Business / Industries

Sinopec may take control of PX maker Dragon Aromatics

(Agencies) Updated: 2015-10-21 07:42

Sinopec may take control of PX maker Dragon Aromatics

Sinopec Corp technicians in Puyang, Henan province, make preparations for transporting newly produced liquid carbon dioxide to an oil-drilling field. [Photo/China Daily]

State-owned energy giant to buy 80 percent stake in Fujian-based company

State-owned energy giant Sinopec Corp is in advanced talks on taking a controlling stake in petrochemical firm Dragon Aromatics, which operates one of the country's biggest chemical plants, three sources with knowledge of the matter said.

The discussions come after the independent petrochemical firm suffered a second major fire in less than two years at the $3 billion plant in Fujian, and sources said local authorities want Sinopec to participate before allowing the plant to reopen.

The tough line shows how Beijing is putting pressure on provinces to ensure better industrial safety standards and protect the environment after a series of accidents have stirred protests from residents opposed to plants in their backyard.

Dragon Aromatics, owned by Taiwan's Xianglu Group, was forced to shut the plant with a capacity to produce 1.6 million metric tons a year of paraxylene, a chemical used to make polyester fiber and plastics, after the fire in April.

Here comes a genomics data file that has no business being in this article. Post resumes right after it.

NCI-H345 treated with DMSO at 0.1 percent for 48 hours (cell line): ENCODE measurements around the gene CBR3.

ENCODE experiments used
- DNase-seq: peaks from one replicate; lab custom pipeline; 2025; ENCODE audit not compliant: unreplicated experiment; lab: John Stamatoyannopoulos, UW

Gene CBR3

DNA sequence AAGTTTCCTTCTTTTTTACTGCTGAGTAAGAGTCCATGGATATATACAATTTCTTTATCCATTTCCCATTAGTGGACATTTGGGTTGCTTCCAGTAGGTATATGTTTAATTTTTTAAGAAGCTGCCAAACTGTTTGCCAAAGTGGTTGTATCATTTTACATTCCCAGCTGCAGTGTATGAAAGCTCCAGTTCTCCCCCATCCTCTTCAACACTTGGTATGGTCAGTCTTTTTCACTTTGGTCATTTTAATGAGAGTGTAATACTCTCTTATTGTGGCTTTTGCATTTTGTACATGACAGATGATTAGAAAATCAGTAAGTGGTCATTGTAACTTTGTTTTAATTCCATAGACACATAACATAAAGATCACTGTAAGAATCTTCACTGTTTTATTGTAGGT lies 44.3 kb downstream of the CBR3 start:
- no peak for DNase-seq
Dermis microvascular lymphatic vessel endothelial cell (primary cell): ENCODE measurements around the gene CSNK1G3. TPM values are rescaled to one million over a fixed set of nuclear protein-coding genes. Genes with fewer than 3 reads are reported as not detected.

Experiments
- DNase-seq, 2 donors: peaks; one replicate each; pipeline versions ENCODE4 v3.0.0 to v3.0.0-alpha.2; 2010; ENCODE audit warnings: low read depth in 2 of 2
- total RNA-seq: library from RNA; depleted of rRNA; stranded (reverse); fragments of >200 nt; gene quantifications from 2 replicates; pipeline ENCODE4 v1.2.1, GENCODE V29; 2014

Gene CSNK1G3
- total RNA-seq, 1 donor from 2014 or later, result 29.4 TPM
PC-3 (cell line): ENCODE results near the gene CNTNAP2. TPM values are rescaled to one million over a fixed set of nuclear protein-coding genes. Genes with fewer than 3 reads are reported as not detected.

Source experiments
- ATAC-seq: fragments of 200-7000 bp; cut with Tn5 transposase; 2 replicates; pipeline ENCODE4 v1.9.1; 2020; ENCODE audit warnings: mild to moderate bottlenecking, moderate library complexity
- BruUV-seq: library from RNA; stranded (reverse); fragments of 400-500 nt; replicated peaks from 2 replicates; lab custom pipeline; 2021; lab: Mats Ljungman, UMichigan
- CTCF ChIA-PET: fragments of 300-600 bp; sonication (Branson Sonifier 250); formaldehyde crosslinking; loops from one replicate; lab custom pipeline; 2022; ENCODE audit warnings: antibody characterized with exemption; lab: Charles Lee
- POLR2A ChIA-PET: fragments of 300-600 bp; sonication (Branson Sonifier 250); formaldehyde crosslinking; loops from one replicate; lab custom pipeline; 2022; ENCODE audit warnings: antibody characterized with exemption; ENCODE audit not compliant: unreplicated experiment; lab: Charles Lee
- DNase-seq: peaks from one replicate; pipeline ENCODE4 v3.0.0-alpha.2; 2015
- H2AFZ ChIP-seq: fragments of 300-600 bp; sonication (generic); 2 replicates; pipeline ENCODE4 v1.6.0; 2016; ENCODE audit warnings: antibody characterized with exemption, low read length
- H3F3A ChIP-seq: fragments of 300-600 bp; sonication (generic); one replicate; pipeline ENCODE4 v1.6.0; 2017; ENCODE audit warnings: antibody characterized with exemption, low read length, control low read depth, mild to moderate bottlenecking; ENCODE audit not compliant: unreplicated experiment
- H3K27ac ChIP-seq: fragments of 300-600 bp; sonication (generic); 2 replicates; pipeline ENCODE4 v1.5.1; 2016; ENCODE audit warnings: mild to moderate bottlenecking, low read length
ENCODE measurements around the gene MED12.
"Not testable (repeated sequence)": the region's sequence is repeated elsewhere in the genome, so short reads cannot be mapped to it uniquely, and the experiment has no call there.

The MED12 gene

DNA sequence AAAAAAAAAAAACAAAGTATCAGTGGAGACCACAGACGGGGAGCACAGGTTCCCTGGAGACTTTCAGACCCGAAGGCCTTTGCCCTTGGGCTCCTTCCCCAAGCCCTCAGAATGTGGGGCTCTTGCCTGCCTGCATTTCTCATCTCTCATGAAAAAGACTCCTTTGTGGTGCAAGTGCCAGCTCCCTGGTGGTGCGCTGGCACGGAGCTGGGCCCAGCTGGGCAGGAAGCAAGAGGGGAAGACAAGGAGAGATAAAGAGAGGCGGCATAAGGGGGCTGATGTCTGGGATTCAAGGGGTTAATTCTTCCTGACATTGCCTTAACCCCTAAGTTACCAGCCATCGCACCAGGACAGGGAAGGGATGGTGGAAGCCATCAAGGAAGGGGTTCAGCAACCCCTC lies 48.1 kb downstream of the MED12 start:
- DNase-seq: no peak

"This is what the local government has insisted: Without Sinopec's participation the plant won't be allowed to resume operations," said one of the sources, who declined to be named due to the sensitivity of the discussions.

Sinopec could take up to 80 percent of the stake, the source said. Sinopec spokesman Lu Dapeng declined to comment.

A senior Dragon Aromatics official said that he was not in a position to comment on the communications at the board level but told Reuters the firm was "trying every means to resume the plant's production as soon as possible."

The PX plant is located on a peninsular called Gulei, part of Zhangzhou city and a site where State-owned firms including Sinopec and China National Offshore Oil Corp had previously tried to build petrochemical plants.

Calls to the press department of the Zhangzhou municipal government were not answered, while an official on the management committee of the Gulei economic zone did not respond to a fax seeking comment.

Industrial safety has come under heightened scrutiny in China since a devastating explosion in August at a chemical warehouse in Tianjin port that killed 160 people.

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